Sole survivor of 1971 Sylmar tunnel collapse tells his story
Forty-four years later, 76-year old Ralph Brissette tells the harrowing story of the Sylmar Tunnel explosion that killed 17 of his MWD co-workers. He was the only survivor.
Angelenos — natives or transplants — learn about the big disasters as a matter of course: the Northridge Earthquake, the 1993 Malibu wildfire, the bursting of the St. Francis Dam. But the lore usually doesn't include one of the nation's worst industrial accidents: the 1971 tunnel collapse that killed 17 men. And it should.
The story starts near the corner of Fenton and Maclay in Sylmar. Here, there's a giant pit with a tall concrete wall at one end. That's the start of a Metropolitan Water District tunnel that was to bring water from Lake Castaic, and it's the emergency operation staging ground for the photos in our slideshow.
On June 23, 1971, miners hit a pocket of methane five miles into the tunnel. A few were injured by a small explosion, but work wasn't stopped. Instead, according to Ralph Brissette, they decided to try to dilute the methane by pumping in regular air.
"And I guess it didn't work," Brissette says.
He should know. The methane exploded when work resumed the next day, killing all of his coworkers: 15 miners, one electrician and an inspector. Brissette says he was apparently shielded from the blast by the radiator of the train used to transport men and materials to the job site.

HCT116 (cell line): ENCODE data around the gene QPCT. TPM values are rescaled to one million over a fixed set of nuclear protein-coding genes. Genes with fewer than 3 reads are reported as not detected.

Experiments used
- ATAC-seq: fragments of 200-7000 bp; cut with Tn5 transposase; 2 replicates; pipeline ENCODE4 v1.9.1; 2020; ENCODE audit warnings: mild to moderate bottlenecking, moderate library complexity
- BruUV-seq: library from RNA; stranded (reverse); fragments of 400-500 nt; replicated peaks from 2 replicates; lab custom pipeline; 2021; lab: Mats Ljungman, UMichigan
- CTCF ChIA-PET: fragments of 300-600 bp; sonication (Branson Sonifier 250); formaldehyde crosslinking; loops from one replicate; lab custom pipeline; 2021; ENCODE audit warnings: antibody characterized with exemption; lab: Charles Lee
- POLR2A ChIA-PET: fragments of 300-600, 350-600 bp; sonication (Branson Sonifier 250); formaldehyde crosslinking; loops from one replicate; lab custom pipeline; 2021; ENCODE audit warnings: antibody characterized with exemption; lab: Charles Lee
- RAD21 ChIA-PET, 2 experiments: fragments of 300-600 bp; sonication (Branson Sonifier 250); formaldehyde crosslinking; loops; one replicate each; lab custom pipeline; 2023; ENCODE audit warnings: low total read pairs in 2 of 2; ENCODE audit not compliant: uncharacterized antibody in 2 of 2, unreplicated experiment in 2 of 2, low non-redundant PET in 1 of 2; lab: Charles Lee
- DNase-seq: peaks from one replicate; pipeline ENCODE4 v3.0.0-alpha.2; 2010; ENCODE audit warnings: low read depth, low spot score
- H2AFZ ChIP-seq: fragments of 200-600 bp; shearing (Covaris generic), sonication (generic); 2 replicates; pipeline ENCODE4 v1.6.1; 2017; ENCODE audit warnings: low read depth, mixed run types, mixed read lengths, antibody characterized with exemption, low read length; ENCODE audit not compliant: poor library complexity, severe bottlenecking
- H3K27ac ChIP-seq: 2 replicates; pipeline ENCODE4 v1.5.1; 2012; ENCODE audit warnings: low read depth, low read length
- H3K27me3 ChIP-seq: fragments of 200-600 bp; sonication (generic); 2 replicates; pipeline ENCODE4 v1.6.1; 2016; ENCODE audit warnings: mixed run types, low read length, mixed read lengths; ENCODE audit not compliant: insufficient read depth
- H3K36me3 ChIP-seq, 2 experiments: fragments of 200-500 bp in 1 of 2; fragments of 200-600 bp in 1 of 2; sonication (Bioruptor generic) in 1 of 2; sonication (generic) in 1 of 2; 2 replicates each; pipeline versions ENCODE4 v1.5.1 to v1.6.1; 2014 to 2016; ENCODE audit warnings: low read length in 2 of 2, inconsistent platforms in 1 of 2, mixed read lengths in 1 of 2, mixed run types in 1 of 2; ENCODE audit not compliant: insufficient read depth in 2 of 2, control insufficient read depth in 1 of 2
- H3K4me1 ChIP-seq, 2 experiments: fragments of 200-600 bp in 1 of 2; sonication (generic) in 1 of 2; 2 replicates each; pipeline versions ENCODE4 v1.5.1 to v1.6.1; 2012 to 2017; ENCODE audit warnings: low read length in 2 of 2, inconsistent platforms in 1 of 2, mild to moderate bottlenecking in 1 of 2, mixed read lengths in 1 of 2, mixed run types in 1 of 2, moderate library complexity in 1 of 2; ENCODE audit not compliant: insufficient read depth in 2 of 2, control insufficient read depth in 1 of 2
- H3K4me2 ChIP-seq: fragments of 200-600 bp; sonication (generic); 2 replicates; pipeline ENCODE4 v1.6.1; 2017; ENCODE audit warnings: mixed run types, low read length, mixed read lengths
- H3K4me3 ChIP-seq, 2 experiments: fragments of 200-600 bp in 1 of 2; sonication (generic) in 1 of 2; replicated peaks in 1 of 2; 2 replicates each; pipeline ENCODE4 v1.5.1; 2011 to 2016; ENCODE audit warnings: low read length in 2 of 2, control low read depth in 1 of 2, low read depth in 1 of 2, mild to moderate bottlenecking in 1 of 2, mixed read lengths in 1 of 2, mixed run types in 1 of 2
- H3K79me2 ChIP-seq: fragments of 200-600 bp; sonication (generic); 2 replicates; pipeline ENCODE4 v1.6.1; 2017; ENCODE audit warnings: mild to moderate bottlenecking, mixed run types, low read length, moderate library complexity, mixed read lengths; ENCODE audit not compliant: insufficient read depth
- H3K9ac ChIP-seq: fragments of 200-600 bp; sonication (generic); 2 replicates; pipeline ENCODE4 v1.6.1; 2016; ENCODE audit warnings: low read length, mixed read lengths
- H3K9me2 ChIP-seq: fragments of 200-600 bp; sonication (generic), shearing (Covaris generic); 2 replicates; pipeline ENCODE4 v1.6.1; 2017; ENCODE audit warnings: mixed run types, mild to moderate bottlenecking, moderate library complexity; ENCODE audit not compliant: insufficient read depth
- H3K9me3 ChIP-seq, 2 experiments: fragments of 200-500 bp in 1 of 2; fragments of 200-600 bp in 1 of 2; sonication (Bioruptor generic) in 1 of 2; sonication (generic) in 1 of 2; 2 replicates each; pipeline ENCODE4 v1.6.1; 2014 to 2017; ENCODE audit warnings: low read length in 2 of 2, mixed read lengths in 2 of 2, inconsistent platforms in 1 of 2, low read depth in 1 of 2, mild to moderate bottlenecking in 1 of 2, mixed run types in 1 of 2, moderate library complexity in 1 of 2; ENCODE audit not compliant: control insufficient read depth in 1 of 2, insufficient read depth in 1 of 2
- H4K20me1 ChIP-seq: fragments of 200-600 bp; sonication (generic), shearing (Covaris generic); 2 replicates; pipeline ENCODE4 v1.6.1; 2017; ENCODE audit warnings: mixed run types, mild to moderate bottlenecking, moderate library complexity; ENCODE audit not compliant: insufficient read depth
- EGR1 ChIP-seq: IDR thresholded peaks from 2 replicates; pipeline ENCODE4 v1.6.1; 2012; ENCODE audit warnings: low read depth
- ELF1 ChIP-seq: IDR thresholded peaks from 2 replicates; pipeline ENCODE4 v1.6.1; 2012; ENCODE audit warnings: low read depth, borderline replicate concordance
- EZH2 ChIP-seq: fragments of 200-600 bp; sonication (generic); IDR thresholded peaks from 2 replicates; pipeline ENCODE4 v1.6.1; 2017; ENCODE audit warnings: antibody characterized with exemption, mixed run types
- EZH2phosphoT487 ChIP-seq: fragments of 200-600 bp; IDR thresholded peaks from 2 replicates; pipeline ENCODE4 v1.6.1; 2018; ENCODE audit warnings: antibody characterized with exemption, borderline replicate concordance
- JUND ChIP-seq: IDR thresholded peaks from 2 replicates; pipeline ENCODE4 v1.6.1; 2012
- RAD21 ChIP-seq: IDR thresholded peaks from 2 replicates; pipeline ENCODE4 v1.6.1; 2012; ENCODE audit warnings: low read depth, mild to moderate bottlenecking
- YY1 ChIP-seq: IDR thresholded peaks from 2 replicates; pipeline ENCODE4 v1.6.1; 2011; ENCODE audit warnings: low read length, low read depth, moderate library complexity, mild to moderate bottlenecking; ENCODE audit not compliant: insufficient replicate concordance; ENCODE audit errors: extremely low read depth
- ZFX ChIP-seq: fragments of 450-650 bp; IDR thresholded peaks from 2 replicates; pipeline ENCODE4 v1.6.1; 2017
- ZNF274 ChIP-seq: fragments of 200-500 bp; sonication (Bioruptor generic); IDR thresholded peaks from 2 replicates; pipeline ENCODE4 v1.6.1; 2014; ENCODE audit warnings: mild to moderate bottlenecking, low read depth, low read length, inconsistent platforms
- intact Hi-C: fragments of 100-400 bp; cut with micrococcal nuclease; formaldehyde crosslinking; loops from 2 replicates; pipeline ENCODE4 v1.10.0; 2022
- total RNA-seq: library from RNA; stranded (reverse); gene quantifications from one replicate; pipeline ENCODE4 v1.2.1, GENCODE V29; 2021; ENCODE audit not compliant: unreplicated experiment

"I was working as a 'brakey,' a person who rides the locomotive back and forth in case there's a derailment," Brissette recalls. "It was really cool then, and [for heat] I was standing on the front of the locomotive near the radiator, and all of a sudden there was an explosion. It was a hell of a blast. I guess I lost consciousness." He was stuck in the tunnel for seven hours.
Lockheed, the tunnel contractor, was found guilty in criminal and civil court and forced to pay almost $10 million.
READ THE CASE: People v. Lockheed Shipbuilding & Constr. Co.
The disaster, the worst tunnel disaster ever in California, also brought about the stiffest safety regulations in the country.
But it wasn't until 2013 that the MWD erected a memorial to the 17 victims. Peter Rosenwald, a librarian, community activist and friend of Brissette, says, "I first heard of [the disaster] in 2011. I was talking to Ralph. and he told me about the incident. I said, 'Was there ever a memorial?' And he said, 'No'. And I said, 'Let's try to work on it.'"
(Ralph Brissette at the dedication of the memorial to his fallen co-workers. Image: Metropolitan Water District of Southern California.)
Brissette doesn't know what to make of the fact that he survived when his friends didn't — men like miner Danny Blaylock, with whom he'd go hunting for deer and rabbit. "Out here in the Valley. We were close. Very close ... family," he says.